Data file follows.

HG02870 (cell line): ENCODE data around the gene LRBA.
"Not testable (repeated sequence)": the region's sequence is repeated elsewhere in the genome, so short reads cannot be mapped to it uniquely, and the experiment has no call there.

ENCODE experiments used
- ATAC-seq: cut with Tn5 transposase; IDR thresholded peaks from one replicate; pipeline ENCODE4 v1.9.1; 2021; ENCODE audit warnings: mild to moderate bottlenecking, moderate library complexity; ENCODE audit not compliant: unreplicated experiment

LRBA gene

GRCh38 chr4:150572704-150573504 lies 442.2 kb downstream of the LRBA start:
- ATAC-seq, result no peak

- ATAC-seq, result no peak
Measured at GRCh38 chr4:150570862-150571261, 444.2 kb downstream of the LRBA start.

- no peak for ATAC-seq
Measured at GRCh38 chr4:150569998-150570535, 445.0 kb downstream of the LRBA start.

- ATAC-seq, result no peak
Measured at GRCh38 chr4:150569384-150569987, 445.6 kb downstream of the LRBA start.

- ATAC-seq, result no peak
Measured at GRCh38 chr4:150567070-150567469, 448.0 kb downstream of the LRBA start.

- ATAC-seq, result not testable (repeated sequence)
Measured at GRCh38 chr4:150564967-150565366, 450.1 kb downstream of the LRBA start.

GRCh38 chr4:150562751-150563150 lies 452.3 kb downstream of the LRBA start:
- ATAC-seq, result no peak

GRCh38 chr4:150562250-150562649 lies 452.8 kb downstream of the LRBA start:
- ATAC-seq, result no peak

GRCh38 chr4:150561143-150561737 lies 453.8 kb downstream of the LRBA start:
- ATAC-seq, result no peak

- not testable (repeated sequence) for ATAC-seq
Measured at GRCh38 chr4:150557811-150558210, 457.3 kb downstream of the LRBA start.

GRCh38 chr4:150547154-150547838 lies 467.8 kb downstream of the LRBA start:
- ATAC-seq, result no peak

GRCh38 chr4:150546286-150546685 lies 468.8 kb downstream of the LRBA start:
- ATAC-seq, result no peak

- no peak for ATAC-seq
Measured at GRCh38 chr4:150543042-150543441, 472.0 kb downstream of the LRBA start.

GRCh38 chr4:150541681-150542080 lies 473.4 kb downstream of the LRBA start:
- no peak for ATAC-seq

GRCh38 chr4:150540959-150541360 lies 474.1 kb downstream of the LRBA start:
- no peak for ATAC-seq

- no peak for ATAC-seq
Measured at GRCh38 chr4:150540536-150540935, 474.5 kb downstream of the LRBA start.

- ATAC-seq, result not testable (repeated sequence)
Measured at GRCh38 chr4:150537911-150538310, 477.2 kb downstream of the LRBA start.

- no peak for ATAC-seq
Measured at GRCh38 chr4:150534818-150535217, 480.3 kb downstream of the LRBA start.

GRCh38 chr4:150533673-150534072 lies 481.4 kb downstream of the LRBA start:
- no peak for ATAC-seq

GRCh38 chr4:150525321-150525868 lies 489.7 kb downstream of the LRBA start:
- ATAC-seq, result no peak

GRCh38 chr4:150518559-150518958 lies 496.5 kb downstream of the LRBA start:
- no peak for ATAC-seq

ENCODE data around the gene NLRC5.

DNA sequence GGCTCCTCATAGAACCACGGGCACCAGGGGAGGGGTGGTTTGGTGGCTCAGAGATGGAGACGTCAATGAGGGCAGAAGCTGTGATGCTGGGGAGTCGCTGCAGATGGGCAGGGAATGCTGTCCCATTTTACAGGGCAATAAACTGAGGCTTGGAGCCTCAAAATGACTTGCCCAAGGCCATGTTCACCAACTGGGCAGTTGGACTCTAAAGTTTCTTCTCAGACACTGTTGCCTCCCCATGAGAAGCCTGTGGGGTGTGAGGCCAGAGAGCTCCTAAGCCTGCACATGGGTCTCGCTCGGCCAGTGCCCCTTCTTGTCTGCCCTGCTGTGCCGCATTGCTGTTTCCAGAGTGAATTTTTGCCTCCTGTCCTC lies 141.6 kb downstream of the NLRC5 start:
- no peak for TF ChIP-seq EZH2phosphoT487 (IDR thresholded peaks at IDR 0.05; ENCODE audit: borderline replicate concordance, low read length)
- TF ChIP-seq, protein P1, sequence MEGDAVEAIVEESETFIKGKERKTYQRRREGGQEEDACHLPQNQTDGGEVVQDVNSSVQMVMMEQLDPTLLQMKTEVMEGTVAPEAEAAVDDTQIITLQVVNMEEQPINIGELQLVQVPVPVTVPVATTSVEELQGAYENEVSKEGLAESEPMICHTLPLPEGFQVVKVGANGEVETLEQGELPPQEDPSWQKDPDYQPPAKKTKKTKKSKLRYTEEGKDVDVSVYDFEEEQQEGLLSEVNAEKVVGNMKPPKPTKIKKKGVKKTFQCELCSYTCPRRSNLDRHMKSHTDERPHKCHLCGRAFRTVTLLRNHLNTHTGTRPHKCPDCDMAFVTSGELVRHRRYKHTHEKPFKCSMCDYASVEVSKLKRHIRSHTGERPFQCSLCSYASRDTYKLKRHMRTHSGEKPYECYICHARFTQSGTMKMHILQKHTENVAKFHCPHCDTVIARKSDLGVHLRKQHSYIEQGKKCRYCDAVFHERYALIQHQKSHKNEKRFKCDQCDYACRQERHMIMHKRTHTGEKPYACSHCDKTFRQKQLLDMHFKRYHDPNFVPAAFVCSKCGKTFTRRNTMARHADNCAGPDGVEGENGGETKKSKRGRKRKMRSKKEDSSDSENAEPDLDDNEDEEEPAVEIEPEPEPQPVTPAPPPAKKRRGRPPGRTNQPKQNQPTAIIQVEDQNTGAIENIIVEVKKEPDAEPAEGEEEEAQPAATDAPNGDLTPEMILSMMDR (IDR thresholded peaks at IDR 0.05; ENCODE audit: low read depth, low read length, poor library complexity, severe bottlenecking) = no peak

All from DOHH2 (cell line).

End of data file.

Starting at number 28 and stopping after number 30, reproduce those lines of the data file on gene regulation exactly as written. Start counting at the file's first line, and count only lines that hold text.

GRCh38 chr4:150546286-150546685 lies 468.8 kb downstream of the LRBA start:
- ATAC-seq, result no peak

- no peak for ATAC-seq